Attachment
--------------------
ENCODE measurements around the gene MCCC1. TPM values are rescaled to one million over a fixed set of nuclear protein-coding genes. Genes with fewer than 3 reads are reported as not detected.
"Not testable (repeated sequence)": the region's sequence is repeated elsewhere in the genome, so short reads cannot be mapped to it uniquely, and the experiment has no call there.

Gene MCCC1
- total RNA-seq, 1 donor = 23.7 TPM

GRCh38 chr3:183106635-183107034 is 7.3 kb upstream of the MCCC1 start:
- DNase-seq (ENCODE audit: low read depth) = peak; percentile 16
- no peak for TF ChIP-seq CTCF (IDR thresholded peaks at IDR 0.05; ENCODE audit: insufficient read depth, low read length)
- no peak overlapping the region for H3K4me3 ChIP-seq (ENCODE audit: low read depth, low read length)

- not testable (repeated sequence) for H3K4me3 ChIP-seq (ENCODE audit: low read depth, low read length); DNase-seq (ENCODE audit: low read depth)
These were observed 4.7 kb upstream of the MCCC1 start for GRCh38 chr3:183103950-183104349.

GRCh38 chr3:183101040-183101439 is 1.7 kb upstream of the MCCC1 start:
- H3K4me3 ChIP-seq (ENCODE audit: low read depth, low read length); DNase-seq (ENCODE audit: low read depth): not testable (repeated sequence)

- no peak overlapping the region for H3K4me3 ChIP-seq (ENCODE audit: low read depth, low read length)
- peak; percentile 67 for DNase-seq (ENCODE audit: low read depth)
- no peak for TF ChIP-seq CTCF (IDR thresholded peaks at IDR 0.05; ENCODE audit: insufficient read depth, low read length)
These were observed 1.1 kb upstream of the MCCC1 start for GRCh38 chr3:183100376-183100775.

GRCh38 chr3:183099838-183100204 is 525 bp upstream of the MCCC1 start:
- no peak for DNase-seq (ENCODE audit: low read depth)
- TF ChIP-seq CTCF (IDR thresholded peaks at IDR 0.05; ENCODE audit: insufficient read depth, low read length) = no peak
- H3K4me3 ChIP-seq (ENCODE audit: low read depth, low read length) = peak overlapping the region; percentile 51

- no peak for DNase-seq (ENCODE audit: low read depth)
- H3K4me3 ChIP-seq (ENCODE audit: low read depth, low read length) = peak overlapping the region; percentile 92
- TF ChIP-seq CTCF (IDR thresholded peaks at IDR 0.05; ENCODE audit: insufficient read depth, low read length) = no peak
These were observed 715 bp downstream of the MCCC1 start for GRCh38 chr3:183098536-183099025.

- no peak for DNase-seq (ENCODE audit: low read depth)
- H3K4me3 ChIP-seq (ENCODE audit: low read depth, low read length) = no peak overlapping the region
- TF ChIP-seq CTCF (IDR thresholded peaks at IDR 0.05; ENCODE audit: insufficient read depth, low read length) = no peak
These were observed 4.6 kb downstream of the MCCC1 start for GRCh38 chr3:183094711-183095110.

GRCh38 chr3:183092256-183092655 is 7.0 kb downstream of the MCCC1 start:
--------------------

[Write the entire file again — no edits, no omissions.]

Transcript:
ENCODE measurements around the gene MCCC1. TPM values are rescaled to one million over a fixed set of nuclear protein-coding genes. Genes with fewer than 3 reads are reported as not detected.
"Not testable (repeated sequence)": the region's sequence is repeated elsewhere in the genome, so short reads cannot be mapped to it uniquely, and the experiment has no call there.

Gene MCCC1
- total RNA-seq, 1 donor = 23.7 TPM

GRCh38 chr3:183106635-183107034 is 7.3 kb upstream of the MCCC1 start:
- DNase-seq (ENCODE audit: low read depth) = peak; percentile 16
- no peak for TF ChIP-seq CTCF (IDR thresholded peaks at IDR 0.05; ENCODE audit: insufficient read depth, low read length)
- no peak overlapping the region for H3K4me3 ChIP-seq (ENCODE audit: low read depth, low read length)

- not testable (repeated sequence) for H3K4me3 ChIP-seq (ENCODE audit: low read depth, low read length); DNase-seq (ENCODE audit: low read depth)
These were observed 4.7 kb upstream of the MCCC1 start for GRCh38 chr3:183103950-183104349.

GRCh38 chr3:183101040-183101439 is 1.7 kb upstream of the MCCC1 start:
- H3K4me3 ChIP-seq (ENCODE audit: low read depth, low read length); DNase-seq (ENCODE audit: low read depth): not testable (repeated sequence)

- no peak overlapping the region for H3K4me3 ChIP-seq (ENCODE audit: low read depth, low read length)
- peak; percentile 67 for DNase-seq (ENCODE audit: low read depth)
- no peak for TF ChIP-seq CTCF (IDR thresholded peaks at IDR 0.05; ENCODE audit: insufficient read depth, low read length)
These were observed 1.1 kb upstream of the MCCC1 start for GRCh38 chr3:183100376-183100775.

GRCh38 chr3:183099838-183100204 is 525 bp upstream of the MCCC1 start:
- no peak for DNase-seq (ENCODE audit: low read depth)
- TF ChIP-seq CTCF (IDR thresholded peaks at IDR 0.05; ENCODE audit: insufficient read depth, low read length) = no peak
- H3K4me3 ChIP-seq (ENCODE audit: low read depth, low read length) = peak overlapping the region; percentile 51

- no peak for DNase-seq (ENCODE audit: low read depth)
- H3K4me3 ChIP-seq (ENCODE audit: low read depth, low read length) = peak overlapping the region; percentile 92
- TF ChIP-seq CTCF (IDR thresholded peaks at IDR 0.05; ENCODE audit: insufficient read depth, low read length) = no peak
These were observed 715 bp downstream of the MCCC1 start for GRCh38 chr3:183098536-183099025.

- no peak for DNase-seq (ENCODE audit: low read depth)
- H3K4me3 ChIP-seq (ENCODE audit: low read depth, low read length) = no peak overlapping the region
- TF ChIP-seq CTCF (IDR thresholded peaks at IDR 0.05; ENCODE audit: insufficient read depth, low read length) = no peak
These were observed 4.6 kb downstream of the MCCC1 start for GRCh38 chr3:183094711-183095110.

GRCh38 chr3:183092256-183092655 is 7.0 kb downstream of the MCCC1 start: